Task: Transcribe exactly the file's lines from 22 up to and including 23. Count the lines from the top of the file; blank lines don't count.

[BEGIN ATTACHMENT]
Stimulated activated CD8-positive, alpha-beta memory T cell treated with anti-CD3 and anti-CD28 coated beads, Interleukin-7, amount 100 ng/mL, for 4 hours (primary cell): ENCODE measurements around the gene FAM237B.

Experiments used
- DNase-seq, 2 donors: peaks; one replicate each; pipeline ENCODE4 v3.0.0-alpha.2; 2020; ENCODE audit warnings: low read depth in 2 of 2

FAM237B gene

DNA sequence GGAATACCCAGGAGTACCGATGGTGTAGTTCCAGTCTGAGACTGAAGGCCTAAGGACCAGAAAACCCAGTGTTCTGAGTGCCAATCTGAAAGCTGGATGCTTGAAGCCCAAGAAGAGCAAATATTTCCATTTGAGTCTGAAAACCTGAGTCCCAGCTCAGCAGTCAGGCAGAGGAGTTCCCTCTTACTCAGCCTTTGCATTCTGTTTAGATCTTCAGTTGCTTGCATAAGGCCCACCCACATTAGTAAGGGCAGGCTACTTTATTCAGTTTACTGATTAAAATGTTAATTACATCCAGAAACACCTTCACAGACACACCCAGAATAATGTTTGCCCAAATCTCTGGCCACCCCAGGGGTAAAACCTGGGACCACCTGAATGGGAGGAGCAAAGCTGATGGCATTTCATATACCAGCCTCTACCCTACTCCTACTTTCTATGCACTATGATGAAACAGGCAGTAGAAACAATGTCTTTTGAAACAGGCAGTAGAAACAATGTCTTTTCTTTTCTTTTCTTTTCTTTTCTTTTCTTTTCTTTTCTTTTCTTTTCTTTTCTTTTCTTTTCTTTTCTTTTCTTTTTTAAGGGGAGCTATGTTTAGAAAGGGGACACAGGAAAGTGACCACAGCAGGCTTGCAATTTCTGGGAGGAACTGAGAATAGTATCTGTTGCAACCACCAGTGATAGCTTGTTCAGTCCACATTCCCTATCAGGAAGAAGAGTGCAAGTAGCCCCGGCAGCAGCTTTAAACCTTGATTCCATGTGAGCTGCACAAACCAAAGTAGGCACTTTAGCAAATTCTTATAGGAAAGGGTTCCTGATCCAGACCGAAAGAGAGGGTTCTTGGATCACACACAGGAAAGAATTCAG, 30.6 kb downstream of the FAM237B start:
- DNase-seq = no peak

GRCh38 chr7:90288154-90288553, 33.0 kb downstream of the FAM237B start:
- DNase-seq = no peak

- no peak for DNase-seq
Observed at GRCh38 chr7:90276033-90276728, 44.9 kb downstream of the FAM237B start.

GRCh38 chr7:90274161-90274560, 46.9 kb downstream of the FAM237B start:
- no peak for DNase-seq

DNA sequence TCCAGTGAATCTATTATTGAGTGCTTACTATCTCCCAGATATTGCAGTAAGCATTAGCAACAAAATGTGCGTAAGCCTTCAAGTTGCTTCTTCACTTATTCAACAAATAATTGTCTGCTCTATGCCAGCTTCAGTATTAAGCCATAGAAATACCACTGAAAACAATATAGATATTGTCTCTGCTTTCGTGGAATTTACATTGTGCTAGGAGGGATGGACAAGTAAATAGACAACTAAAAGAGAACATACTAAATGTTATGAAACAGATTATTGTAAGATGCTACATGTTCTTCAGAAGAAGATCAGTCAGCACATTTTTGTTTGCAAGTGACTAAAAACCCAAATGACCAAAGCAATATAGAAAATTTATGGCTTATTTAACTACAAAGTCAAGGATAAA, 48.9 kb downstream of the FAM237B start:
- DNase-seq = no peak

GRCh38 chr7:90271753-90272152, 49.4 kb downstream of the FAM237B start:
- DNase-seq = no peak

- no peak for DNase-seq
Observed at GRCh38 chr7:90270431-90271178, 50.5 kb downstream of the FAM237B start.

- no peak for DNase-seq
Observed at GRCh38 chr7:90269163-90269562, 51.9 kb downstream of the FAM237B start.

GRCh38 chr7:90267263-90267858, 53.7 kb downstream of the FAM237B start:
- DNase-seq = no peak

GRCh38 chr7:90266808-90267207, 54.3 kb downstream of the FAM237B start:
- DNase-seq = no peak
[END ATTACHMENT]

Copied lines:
- DNase-seq = no peak

GRCh38 chr7:90266808-90267207, 54.3 kb downstream of the FAM237B start: